I have come to realize that I have been taught how to read the Bible in several different and interesting ways in my lifetime.
In Junior High, my Lutheran school taught me to interpret the Bible according to Luther’s Small Catechism.
A local Calvary Chapel seemed to want to take the Bible literally, unless of course we were speaking about the book of Daniel or Revelation and end times prophecy, which seemed to be interpretation by current events. Later I would find that this could loosely be defined as Dispensationalism.
In college, I was taught a very specific technique: the Historical-Grammatical method. Here the focus was on the historical background, culture, literary genre, grammar, syntax, and discourse analysis.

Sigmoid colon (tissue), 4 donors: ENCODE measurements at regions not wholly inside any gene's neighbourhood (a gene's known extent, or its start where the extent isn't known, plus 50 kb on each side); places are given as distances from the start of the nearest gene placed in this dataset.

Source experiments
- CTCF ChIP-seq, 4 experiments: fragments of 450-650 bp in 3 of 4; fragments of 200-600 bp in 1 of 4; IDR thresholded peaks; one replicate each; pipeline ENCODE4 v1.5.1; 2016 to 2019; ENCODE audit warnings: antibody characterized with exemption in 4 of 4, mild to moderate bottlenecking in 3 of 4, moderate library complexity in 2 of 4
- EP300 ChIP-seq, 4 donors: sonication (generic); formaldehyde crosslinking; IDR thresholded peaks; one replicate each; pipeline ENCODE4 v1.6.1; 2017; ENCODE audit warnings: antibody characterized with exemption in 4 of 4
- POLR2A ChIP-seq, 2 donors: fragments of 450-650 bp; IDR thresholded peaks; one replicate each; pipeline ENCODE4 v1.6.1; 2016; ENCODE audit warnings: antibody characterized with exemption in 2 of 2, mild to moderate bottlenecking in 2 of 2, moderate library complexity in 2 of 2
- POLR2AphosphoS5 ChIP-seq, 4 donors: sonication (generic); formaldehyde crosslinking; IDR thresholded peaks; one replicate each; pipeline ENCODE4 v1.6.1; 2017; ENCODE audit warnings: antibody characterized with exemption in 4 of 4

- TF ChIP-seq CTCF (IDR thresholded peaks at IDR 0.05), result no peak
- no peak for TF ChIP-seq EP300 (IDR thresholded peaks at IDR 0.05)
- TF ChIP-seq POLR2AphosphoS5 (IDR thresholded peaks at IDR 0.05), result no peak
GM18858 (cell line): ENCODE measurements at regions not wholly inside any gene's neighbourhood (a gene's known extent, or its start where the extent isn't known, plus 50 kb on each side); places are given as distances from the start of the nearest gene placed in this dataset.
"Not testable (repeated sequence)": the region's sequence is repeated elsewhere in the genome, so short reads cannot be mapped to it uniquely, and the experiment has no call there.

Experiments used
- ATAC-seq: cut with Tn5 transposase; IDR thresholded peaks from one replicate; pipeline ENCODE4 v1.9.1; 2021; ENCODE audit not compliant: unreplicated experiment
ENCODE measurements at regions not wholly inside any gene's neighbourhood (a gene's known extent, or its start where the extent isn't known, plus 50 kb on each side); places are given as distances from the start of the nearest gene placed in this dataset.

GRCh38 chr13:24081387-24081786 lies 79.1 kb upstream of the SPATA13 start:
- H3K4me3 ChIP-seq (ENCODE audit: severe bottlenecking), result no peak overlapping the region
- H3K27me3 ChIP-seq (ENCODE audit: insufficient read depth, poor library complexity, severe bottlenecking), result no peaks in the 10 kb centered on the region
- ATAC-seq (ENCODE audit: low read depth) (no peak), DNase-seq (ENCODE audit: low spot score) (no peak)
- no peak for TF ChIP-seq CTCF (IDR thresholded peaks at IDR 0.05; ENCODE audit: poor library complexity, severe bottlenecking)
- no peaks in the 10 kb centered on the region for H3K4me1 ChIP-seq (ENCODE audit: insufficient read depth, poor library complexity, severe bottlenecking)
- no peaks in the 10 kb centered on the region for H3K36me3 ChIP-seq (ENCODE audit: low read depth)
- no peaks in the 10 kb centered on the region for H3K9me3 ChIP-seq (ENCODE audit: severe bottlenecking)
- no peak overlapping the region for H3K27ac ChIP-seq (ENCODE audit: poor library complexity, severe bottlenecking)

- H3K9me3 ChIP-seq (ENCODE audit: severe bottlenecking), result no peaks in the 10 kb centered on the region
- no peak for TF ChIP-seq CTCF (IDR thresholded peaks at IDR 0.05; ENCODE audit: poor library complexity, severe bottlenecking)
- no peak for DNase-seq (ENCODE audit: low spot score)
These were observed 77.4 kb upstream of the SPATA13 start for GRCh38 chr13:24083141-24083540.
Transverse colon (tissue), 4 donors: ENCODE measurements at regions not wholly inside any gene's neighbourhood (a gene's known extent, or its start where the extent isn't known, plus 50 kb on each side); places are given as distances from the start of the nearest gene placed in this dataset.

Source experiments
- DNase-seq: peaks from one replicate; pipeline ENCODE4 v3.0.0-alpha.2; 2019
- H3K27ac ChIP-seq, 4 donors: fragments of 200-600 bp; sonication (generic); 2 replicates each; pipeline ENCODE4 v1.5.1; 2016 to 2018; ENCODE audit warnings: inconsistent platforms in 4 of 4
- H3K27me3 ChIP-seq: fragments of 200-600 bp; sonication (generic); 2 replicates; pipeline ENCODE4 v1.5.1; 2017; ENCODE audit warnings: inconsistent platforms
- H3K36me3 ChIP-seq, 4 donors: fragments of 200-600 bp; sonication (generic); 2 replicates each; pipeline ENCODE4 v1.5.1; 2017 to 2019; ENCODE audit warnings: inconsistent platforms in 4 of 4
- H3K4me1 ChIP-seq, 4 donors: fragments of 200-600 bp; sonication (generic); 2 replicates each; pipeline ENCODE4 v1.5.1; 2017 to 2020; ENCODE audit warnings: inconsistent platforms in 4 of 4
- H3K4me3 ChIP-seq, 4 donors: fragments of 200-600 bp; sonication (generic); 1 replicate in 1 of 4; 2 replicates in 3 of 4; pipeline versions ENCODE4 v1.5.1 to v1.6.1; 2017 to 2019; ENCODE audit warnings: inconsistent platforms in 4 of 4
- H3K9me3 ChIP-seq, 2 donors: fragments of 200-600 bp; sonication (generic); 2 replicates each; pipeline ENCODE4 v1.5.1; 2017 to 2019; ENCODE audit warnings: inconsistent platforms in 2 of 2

In seminary, I continued to develop my historical-grammatical skills, though in many ways I found myself pushing its limits and venturing out into seemingly uncharted territory. It was here that I began to see that my tried and true hermeneutic didn’t seem to be the all-in-one tool that it was billed to be.
Since then, I have come to realize that there are many ways in which people interpret scripture. Of course, not all of them can be right. Just look at all the varied results! Yet, I believe we must strive to do our best to understand what the Bible meant to the original audience and only then to discover what that means for us today.
In the very near future, I will outline where I am today with regard to interpreting the Bible and expand on the methods by way of investigating some current and popular debates surrounding Christians today.